The University of Wisconsin-Madison’s School of Pharmacy is hosting a Roundtable on September 27, 2022. In this hybrid roundtable, titled “Psychedelic Baselines,” a group of interdisciplinary panelists with different types of “psychedelic expertise” will discuss their research and recent activities.
Amanda Pratt spoke with Dr. Brian Pace and Dr. Neşe Devenot on July 7, 2022 about an article they recently published in Frontiers in Psychology titled “Right-Wing Psychedelia: Case Studies in Cultural Plasticity and Political Pluripotency.” A contribution to the Pharmaceutical Inequalities series, this audio interview sheds light on an oft-neglected aspect of psychedelic history that is essential to understand when considering the business and culture of psychedelics. The Pharmaceutical Inequalities series is funded by the Holtz Center and the Evjue Foundation.
Editor’s Note: Anny Ortiz returns with a third contribution to our Pharmaceutical Inequalities series with reflections on her recent trip to the Medical Psychedelic House of Davos to co-present alongside her colleagues from the Indigenous Medicine Conservation Fund and launch their ‘Grow Medicine’ project. The Pharmaceutical Inequalities series is funded by the Holtz Center and the Evjue Foundation.
I recently returned from a 10-day trip to Switzerland and Canada. I was in Toronto, Canada at a conference called “From Research to Reality” co-presenting a poster titled “5-MeO-DMT: Synthesis and therapeutic potential for treating psychological disorders”. It was surprising to see that there were two separate presentations by personnel from the US Food and Drug Administration (FDA), one of which was titled “Challenges in Conducting Clinical Research with Schedule I Psychedelics: From the 1960s to the Present”, presented by Dr. Katherine Bonson, and the other titled “World Regulatory and Policy Discussion: A Pathway Forward”, presented by Javier Muniz. If FDA staff presenting at a psychedelic science conference is not a sign of the times, I don’t know what is.
Immediately preceding the Toronto conference, I was in Davos, Switzerland, as part of the Indigenous Medicine Conservation Fund (IMCF), which was a sponsor of a landmark event titled “Medical Psychedelic House of Davos” (no connection to the World Economic Forum, usually hosted in Davos). I would like to share some highlights of what transpired there.
In my previous post, in this series centered around “Pharmaceutical inequalities”, I wrote about my experience working at an ibogaine clinic in Mexico. I shared that the seven-day program I developed there integrated individual counseling, group therapy, psychoeducation modules, relapse prevention education, art therapy practices, self-compassion journaling exercises, goal planning for after-care , and a 5-MeO-DMT therapy session; and that a future post would address the emerging use of 5-MeO-DMT as a mental health tool. In this second post, I am setting out to do just that.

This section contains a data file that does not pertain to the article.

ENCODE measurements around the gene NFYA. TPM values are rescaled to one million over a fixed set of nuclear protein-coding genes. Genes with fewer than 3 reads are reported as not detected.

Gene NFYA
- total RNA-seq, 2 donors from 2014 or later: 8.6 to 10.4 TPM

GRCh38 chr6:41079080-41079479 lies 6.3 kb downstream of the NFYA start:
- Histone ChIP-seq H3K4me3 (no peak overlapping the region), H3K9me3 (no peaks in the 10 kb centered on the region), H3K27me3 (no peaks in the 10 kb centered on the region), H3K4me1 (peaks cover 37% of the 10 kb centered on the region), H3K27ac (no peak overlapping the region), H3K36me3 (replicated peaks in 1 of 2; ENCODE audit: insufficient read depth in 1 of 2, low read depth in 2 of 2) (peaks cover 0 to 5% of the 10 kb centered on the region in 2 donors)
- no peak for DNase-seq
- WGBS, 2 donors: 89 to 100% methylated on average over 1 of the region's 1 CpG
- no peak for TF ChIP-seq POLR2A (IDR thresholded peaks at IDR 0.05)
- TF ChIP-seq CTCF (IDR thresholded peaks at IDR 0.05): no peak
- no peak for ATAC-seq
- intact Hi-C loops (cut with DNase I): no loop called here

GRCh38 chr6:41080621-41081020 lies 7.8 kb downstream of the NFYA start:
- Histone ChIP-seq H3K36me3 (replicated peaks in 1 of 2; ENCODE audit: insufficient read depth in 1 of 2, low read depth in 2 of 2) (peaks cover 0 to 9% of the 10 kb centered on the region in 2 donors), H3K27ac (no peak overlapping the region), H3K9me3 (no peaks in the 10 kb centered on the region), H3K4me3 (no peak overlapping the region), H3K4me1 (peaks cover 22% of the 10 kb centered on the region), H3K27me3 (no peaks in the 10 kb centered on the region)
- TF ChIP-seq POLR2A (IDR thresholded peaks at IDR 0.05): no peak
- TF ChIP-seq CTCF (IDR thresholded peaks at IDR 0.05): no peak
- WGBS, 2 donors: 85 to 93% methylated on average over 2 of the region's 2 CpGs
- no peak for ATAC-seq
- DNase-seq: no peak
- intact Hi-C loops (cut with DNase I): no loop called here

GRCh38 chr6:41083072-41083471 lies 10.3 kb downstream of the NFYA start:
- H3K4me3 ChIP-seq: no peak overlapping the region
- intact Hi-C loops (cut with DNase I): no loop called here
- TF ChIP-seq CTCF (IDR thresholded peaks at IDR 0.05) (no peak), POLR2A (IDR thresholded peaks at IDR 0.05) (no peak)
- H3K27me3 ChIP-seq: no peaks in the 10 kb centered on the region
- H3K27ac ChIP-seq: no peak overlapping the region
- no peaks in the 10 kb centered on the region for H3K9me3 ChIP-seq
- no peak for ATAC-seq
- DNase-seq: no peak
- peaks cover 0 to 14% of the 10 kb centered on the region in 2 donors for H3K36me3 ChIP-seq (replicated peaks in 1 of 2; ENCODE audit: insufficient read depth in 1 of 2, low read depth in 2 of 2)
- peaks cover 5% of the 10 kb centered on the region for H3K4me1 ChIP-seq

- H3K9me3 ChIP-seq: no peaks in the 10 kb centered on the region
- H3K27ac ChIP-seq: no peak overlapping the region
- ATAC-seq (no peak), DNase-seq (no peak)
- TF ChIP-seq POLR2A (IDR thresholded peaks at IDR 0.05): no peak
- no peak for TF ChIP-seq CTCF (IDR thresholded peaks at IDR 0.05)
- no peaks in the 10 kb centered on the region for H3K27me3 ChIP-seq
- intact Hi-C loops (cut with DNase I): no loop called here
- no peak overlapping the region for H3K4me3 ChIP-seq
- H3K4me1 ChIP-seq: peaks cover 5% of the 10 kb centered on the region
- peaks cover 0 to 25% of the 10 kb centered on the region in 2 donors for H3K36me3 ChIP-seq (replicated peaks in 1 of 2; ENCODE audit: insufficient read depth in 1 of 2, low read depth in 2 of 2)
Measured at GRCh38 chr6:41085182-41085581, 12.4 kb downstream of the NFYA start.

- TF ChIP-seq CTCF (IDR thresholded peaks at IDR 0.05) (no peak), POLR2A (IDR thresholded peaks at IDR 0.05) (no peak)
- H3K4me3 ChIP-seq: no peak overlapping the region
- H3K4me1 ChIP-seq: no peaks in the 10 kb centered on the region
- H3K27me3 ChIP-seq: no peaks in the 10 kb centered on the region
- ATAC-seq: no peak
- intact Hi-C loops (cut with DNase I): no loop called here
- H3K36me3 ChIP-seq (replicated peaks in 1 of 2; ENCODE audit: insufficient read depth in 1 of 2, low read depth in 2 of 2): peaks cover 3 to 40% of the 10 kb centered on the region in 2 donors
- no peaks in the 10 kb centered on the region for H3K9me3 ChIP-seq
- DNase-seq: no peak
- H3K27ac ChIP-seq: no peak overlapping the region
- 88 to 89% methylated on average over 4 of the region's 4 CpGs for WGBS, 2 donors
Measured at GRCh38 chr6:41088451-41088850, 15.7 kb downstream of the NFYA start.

History of Pharmacy and Pharmaceuticals, the official journal of the American Institute of the History of Pharmacy (AIHP), is pleased to announce a call for papers for a special issue: “Psychedelic Capitalism: From Forest Retreat to Fortune 500 and Pharmacies.” The issue is anticipated to appear in 2023. Guest editors for the special issue will be Drs. Neşe Devenot and Brian Pace, both of The Ohio State University.
Editor’s Note: This post by Anny Ortiz is the first in our Pharmaceutical Inequalities series. She explores the existing research landscape of psychedelics and then draws upon her own lived experience of working in a treatment center that offered ibogaine-assisted detoxification to discuss the affordances and unanswered questions of using psychedelics in treatment. The Pharmaceutical Inequalities series is funded by the Holtz Center and the Evjue Foundation.
Editor’s Note: Today’s post comes from contributing editor Peder Clark. Dr. Clark is a historian of modern Britain, with research interests in drugs, subcultures, health, everyday life, and visual culture. He completed his PhD in 2019 at the London School of Hygiene and Tropical Medicine (LSHTM) and currently holds a position at the University of Strathclyde.
“Taking Drugs To Make Music To Take Drugs To”, the title of British indie band Spacemen 3’s 1990 album, sums up for many the symbiotic relationship between rock music and psychoactive substances. From “Cocaine Blues” to Jefferson Airplane and from “Feel Good Hit of the Summer” to Amy Winehouse, rock’s back pages are soaked in the celebration, inspiration, and (sometimes) repudiation of drug-fueled intoxication.
The conspicuous consumption of drugs—or winking allusions to drugs—is a tried-and-tested way for young musicians to illustrate their edginess, to promote their counter-cultural associations, and to make real the moral danger that they might feel is inherent in the art-form. No need, however, to bore Points readers with musings better suited to ghost-written Keith Richards memoirs.
What about musicians that aim for a more considered, less debauched approach to chemically-enhanced states of mind? This is all by way of introduction to a recent bubbling up of psychedelic consciousness amongst musicians of a certain vintage—and a renewed attention to the role of music in psychedelic therapy.